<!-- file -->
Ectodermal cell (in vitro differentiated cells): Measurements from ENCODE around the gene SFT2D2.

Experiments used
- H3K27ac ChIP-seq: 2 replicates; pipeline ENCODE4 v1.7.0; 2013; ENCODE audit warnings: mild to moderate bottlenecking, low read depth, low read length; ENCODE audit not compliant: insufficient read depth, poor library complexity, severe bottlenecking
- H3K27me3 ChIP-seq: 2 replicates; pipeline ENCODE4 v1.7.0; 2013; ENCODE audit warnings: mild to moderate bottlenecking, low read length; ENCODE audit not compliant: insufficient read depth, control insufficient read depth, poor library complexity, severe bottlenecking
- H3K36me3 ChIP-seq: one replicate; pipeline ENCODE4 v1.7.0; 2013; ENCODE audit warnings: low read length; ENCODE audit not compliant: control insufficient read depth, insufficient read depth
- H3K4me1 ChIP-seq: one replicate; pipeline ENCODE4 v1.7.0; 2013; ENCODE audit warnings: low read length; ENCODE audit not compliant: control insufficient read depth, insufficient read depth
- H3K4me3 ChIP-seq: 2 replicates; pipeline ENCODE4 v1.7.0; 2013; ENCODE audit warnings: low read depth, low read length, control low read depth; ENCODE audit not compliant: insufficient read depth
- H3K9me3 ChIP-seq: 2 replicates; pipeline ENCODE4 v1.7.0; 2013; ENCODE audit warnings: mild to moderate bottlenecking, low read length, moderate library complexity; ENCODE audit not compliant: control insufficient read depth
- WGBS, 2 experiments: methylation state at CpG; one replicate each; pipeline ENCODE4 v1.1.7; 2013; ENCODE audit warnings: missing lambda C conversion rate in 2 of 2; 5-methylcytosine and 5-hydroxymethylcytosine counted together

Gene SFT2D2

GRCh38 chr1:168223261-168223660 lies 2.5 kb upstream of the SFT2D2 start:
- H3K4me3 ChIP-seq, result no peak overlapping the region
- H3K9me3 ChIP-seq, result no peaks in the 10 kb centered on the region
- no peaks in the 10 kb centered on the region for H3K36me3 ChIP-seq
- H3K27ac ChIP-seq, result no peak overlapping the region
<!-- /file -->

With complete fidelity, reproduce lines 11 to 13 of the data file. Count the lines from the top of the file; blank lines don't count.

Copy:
GRCh38 chr1:168223261-168223660 lies 2.5 kb upstream of the SFT2D2 start:
- H3K4me3 ChIP-seq, result no peak overlapping the region
- H3K9me3 ChIP-seq, result no peaks in the 10 kb centered on the region